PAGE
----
Academic journal article Canadian Psychology

Psychology in and out of the Shadows

Academic journal article Canadian Psychology

Psychology in and out of the Shadows

Article excerpt

In the last few decades, the Canadian Psychological Association (CPA) has taken stands on controversial social problems including the rights of First Nations, capital punishment, same-sex marriage and adoption, and homelessness and housing. It has developed and revised its ethics code (CPA, 2001) to reflect these and other social concerns, notably under Principle IV, Responsibility to Society.

The American Psychological Association (APA), has also taken stands on social issues, often the same issues and similar stands. But in some cases the approaches of CPA and APA to social issues, and the role of organized psychology, have diverged. In this paper, I will outline some areas of similarity and divergence, concluding with a look at present and future social issues that might engage, or are engaging, organized psychology.

Psychologists and Capital Punishment

Capital punishment provides an example of an issue on which APA and CPA basically agree, but on which they have a somewhat different focus because of different legal and political contexts. In Canada, capital punishment was a divisive political issue, and abolition was slow in coming. In the 1970s, the federal government decided to try a demonstration project: Capital punishment was still on the books, but for a 5-year period every death sentence was commuted. During the moratorium, public support for formal, total abolition continued to grow, and on July 14, 1976, Bill C-84 was passed by a narrow margin of 130 to 124 in a free vote. Most progressive conservatives voted against abolition and continued to campaign for another free vote to bring back the death penalty.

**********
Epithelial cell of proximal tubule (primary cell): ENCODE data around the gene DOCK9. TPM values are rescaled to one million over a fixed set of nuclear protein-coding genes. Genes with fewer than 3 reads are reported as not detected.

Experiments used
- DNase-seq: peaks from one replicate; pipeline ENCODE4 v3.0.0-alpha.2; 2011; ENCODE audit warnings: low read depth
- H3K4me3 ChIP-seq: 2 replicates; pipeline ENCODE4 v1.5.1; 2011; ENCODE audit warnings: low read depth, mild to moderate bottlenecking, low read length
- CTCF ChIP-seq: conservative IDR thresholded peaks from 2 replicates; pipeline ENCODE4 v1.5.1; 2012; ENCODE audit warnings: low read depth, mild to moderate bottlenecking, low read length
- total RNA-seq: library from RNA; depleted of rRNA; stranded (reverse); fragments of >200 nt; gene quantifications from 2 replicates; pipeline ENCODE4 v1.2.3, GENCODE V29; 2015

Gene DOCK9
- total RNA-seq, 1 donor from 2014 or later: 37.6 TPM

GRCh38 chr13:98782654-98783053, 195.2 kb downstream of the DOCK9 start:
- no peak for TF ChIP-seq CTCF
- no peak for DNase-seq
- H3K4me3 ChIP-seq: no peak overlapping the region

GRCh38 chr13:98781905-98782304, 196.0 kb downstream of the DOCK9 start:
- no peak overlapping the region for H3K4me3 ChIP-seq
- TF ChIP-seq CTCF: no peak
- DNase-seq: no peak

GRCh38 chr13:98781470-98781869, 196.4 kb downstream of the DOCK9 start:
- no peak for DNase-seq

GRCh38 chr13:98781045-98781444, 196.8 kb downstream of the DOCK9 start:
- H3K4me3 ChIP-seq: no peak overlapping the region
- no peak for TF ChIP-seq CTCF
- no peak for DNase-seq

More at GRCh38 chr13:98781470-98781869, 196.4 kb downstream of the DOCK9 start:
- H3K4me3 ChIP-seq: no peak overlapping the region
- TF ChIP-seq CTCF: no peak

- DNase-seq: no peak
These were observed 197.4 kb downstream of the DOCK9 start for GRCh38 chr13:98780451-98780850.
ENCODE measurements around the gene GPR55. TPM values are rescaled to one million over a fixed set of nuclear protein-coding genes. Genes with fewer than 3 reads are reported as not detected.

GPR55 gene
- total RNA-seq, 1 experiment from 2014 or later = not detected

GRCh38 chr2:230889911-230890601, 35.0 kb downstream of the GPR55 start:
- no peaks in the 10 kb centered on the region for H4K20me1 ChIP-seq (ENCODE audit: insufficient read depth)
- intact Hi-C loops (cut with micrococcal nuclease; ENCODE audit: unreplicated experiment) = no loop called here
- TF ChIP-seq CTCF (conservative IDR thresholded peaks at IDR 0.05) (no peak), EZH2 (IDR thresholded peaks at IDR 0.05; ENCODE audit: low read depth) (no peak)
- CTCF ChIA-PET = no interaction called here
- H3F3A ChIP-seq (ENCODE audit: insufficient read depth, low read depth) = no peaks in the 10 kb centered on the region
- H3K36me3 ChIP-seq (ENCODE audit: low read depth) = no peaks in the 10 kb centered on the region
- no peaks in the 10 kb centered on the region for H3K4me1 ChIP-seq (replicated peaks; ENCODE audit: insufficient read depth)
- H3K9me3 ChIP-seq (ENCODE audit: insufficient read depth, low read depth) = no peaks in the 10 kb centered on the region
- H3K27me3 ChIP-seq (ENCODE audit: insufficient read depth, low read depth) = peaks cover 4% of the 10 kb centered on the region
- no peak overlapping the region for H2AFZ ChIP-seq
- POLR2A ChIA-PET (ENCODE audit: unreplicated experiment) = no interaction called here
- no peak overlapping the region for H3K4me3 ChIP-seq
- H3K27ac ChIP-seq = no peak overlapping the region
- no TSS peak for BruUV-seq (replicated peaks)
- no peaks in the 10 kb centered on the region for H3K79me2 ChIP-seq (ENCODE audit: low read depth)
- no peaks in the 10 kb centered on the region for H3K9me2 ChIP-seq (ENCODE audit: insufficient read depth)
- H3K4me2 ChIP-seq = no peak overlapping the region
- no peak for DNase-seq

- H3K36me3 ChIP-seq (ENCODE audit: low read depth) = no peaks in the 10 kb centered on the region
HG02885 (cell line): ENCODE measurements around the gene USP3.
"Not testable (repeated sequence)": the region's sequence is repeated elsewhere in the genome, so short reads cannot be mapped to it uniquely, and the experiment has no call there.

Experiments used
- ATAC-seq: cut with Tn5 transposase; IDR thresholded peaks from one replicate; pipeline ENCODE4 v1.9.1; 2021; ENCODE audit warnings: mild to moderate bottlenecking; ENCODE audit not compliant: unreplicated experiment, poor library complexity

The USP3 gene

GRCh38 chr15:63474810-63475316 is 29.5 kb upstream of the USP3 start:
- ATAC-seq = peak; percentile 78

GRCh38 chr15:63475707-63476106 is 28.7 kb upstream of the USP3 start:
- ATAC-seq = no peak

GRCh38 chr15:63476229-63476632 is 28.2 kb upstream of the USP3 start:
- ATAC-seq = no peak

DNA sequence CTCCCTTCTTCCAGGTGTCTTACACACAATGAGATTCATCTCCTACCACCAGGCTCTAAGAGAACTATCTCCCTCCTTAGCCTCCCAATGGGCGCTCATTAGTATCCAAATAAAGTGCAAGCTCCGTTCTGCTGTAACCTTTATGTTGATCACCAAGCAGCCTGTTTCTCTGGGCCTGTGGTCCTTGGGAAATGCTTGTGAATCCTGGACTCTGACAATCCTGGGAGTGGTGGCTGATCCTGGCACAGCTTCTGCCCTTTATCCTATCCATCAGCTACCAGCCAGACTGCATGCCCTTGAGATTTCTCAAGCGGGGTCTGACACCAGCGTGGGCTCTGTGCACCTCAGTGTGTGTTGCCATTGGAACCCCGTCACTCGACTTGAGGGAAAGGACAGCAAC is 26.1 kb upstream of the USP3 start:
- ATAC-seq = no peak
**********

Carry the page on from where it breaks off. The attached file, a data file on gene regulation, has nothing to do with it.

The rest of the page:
Many, but not all, Canadian psychologists favored abolition. In 1987, as Parliament moved toward holding a free vote to reinstate the death penalty, a motion against capital punishment was prepared for the annual meeting of CPA. An issue arose that has bedeviled professional organizations who take political stands: Should the group's intervention be based entirely on empirical research, or can it also express an ethical and moral position?

Some thought that CPA should only make a public pronouncement if it was supported by empirical evidence. In the case of the death penalty, such evidence would involve research on the deterrence value of capital punishment. A first version of the motion said, "In our scientific judgement studies have shown no evidence whatsoever for deterrence." But many expressed reservations about the narrow empirical approach. They wanted the CPA motion to make a moral/ethical pronouncement. After vigorous debate, members combined the two ideas in a single motion

Whereas use of the death penalty is against our professional, ethical, and scientific values; and whereas in our scientific judgment studies of the effects of capital punishment on homicide rates have shown no evidence whatsoever for deterrence; be it resolved that the membership of the Canadian Psychological Association opposes the reinstatement of the death penalty in Canada. (CPA, 1987)

With passage of the motion, CPA became one of a number of professional organizations to argue against reintroduction of the death penalty. On June 30, 1987, a bill to restore the death penalty was defeated by the House of Commons in a 148 -127 vote.

Despite the decline of the death penalty in Western countries, the United States largely resists. Thirty-one American states use the death penalty, 19 have abolished it, and 4 have capital punishment on the books but current governors have imposed a moratorium.

As in Canada, there is strong sentiment against capital punishment among American professionals. APA has joined other social scientists in pointing out to the courts that the death penalty, like incarceration itself, has a strong racial bias. APA's legal staff has submitted amicus briefs to the U.S. Supreme Court arguing against various aspects of the death penalty, including the execution of children under 18 and of people with serious intellectual disabilities. …

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